Mechanisms of Action of Epstein-Barr Virus Nuclear Antigen 1 as an Oncogene

Tsimbouri, Penelope (2000) Mechanisms of Action of Epstein-Barr Virus Nuclear Antigen 1 as an Oncogene. PhD thesis, University of Glasgow.

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Abstract

Epstein-Barr Virus (EBV) is a human herpes virus associated with several malignancies including endemic Burkitt's lymphoma (eBL), nasopharyngeal carcinoma (NPC) and polyclonal B-cell lympho-proliferations in immunosuppressed individuals. Epstein-Barr virus nuclear antigen 1 (EBNA 1) plays a key role in the life cycle of the virus and is consistently expressed in all these tumour types. However, no oncogenic activities of EBNA 1 have been identified in cell cultures. Nevertheless, EBNA 1 is a viral oncogene when expressed in vivo in transgenic mice which succumb to monoclonal B cell lymphoma (Wilson and Levine, 1992, Wilson et al., 1996). The experiments described in this thesis were designed to explore how EBNA 1 may act as an oncogene in vivo. EBNA 1 was found to be redundant in terms of tumour latency with Bcl2 in transgenic crossbreeding experiments. Therefore, the ability of EBNA 1 to inhibit cell death or differentiation was examined by cell culture techniques. Moreover, cell surface markers examined by FACS. Flow cytometric analysis of spleen and bone marrow (BM) cells from EmuEBNA 1 transgenic mice revealed that the percentage of slg+ (and possibly CD23+) cells was statistically significantly higher when compared to the wild type control littermates. EmuEBNA 1 spleen and bone marrow (BM) cell survival cultures showed no survival advantage over the wt cultures. However, a proliferation/survival assay revealed that EmuEBNA 1 transgenic positive BM cells have statistically significant higher proliferation/survival rate than the wt BM cells. These results may indicate that EBNA 1 drives cells to differentiate and supports their survival/proliferation leading to increased sig. Since EBNA 1 is a DNA-binding protein acting as a transcriptional transactivator the expression levels of cellular genes involved in cell death and differentiation were examined in transgenic mice at pre- and post-tumour stages. The antiapoptotic gene BclxL was found up-regulated and the pro-apoptotic gene Bad was found downregulated. This strongly supports the earlier phenotypic observation that EBNA 1 may act in a similar fashion or through Bcl2 family genes. Moreover, RagJ and Rag2 genes were also found to be up-regulated in EmuEBNA 1 transgenic mouse spleens and this could lead to increased recombination, genome instability and possibly tumour development. Further studies, using a macroarray for differential gene expression, suggest that several immediate early response genes such as Jun and Fos family members and Egrl may be affected by EBNA 1. If EBNA 1 does up-regulate these genes this action could lead to increased differentiation and/or proliferation of EBNA 1 positive B cells. Thus, there are several lines of evidence suggesting that EBNA 1 supports B cell survival/proliferation and differentiation through de-regulation of genes responsible for the development of B cells. This may be the mechanism by which EBNA 1 causes tumourigenesis.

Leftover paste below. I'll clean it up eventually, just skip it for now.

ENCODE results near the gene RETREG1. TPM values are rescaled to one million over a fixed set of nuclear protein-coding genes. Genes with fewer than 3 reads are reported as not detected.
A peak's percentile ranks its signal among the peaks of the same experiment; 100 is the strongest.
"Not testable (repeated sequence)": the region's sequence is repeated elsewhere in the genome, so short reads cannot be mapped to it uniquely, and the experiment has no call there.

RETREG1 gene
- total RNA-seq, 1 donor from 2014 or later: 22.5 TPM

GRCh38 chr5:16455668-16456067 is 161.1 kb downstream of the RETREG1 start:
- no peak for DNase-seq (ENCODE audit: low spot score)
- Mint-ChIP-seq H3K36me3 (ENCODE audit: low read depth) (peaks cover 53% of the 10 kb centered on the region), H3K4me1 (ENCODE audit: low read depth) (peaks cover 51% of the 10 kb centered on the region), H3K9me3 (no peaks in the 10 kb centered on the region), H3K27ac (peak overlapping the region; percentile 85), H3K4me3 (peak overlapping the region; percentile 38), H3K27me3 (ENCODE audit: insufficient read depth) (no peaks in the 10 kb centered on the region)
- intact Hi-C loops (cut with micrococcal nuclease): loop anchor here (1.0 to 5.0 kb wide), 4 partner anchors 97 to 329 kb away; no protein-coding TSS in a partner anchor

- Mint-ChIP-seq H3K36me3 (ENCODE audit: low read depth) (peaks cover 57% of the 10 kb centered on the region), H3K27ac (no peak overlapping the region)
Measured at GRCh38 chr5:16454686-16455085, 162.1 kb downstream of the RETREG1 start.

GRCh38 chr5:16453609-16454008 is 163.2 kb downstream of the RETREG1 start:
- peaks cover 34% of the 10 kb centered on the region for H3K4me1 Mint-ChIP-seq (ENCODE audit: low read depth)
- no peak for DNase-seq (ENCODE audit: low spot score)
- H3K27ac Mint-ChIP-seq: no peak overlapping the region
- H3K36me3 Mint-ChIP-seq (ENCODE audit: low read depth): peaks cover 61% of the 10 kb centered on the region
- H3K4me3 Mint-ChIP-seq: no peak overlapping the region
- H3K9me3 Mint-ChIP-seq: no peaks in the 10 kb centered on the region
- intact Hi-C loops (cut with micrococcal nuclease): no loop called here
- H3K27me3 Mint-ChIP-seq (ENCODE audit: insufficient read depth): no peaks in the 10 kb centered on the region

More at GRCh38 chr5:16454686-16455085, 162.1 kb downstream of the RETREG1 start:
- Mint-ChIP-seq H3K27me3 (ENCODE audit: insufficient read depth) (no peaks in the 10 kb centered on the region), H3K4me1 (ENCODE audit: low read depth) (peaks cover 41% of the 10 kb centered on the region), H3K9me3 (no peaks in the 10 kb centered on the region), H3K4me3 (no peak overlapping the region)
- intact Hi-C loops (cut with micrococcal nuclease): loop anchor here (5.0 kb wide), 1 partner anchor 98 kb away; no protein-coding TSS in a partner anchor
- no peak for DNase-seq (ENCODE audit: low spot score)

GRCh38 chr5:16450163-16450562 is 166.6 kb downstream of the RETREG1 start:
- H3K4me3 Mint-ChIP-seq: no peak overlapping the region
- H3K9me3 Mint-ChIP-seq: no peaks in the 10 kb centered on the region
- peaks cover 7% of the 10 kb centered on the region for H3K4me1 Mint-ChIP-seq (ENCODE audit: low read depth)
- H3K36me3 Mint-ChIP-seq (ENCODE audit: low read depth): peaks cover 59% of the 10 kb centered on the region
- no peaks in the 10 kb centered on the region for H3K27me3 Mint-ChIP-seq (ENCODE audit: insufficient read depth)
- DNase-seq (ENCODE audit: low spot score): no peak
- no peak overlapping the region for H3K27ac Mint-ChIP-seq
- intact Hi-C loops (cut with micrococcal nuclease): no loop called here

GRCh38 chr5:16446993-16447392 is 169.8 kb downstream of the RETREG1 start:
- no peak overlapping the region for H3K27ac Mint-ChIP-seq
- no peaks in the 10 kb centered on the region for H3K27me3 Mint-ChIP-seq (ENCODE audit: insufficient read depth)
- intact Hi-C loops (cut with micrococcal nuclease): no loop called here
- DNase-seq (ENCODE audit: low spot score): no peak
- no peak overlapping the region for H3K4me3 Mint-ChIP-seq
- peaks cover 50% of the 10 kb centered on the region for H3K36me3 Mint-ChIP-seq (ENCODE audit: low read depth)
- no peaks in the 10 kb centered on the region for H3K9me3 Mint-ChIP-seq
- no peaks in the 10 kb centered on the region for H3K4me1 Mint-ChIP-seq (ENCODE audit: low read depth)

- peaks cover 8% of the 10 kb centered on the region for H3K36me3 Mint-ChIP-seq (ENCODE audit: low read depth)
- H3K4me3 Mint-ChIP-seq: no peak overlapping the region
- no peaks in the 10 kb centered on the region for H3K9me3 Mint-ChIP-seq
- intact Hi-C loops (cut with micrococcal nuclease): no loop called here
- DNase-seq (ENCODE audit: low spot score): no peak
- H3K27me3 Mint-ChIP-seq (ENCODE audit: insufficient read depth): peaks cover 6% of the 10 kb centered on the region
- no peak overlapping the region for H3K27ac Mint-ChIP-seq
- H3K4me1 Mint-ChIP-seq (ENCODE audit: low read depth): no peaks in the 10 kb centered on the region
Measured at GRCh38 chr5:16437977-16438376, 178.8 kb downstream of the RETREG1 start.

Item Type: Thesis (PhD)
Qualification Level: Doctoral
Additional Information: Adviser: Joanna Wilson
Keywords: Virology
Date of Award: 2000
Depositing User: Enlighten Team
Unique ID: glathesis:2000-76279
Copyright: Copyright of this thesis is held by the author.
Date Deposited: 19 Dec 2019 09:15
Last Modified: 19 Dec 2019 09:15
URI: http://theses.gla.ac.uk/id/eprint/76279

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